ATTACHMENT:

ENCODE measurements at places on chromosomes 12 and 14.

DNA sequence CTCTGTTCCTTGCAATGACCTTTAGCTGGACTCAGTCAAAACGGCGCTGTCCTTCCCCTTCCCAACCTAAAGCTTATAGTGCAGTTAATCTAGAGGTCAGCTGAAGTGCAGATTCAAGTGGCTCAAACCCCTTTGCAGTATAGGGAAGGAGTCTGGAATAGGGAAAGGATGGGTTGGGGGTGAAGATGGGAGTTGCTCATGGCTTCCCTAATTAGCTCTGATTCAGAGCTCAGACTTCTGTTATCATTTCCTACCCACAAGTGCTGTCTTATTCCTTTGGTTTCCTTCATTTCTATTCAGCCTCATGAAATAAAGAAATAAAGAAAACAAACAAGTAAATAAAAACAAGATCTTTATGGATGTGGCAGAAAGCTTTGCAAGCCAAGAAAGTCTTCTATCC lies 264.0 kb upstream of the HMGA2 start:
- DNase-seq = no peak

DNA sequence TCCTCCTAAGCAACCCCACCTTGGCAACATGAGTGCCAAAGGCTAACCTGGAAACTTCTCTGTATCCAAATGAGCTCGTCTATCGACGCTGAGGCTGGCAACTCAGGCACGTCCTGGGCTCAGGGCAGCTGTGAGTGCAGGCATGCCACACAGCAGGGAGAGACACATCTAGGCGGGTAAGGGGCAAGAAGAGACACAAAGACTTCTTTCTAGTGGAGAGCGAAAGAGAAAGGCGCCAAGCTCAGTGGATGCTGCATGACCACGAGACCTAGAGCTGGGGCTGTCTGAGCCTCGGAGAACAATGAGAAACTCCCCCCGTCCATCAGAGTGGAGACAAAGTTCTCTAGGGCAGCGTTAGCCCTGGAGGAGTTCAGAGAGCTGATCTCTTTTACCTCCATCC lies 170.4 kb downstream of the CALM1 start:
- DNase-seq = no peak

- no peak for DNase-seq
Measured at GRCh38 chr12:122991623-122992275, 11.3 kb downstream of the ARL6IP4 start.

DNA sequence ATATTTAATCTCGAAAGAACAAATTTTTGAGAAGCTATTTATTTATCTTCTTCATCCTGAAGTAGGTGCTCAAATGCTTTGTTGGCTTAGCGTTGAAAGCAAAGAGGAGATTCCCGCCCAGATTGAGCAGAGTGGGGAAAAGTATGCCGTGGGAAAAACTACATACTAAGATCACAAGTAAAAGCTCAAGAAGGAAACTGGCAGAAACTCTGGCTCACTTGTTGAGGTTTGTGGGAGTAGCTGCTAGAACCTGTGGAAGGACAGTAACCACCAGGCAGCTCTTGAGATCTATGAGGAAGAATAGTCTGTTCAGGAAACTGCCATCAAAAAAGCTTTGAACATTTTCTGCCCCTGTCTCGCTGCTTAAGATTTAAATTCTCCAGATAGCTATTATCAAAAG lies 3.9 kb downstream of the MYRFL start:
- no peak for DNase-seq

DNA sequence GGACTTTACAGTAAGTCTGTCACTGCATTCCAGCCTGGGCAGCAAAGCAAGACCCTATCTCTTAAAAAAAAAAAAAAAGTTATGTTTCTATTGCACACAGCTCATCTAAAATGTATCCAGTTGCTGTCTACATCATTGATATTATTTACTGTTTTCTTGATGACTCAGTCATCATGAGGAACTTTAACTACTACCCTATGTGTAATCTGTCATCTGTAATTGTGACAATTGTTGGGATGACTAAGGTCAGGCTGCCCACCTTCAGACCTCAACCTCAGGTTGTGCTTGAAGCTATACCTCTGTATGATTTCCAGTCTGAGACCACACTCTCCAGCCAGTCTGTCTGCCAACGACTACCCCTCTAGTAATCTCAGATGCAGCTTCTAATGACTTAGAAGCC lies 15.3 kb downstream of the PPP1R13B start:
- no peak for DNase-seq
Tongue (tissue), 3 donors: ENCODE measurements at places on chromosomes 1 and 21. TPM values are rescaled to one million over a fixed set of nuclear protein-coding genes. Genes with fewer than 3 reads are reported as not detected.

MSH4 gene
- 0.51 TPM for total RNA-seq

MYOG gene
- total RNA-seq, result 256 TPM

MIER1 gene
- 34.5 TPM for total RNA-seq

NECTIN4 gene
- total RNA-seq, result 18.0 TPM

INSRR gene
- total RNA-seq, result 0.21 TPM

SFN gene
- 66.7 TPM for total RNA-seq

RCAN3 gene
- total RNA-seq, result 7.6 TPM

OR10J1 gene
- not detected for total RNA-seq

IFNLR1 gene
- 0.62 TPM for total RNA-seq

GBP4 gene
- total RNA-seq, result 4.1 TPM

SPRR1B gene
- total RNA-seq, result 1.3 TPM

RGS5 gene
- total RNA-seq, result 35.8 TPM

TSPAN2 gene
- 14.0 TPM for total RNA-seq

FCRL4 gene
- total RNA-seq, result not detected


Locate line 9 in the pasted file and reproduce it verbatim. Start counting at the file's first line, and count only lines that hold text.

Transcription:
- no peak for DNase-seq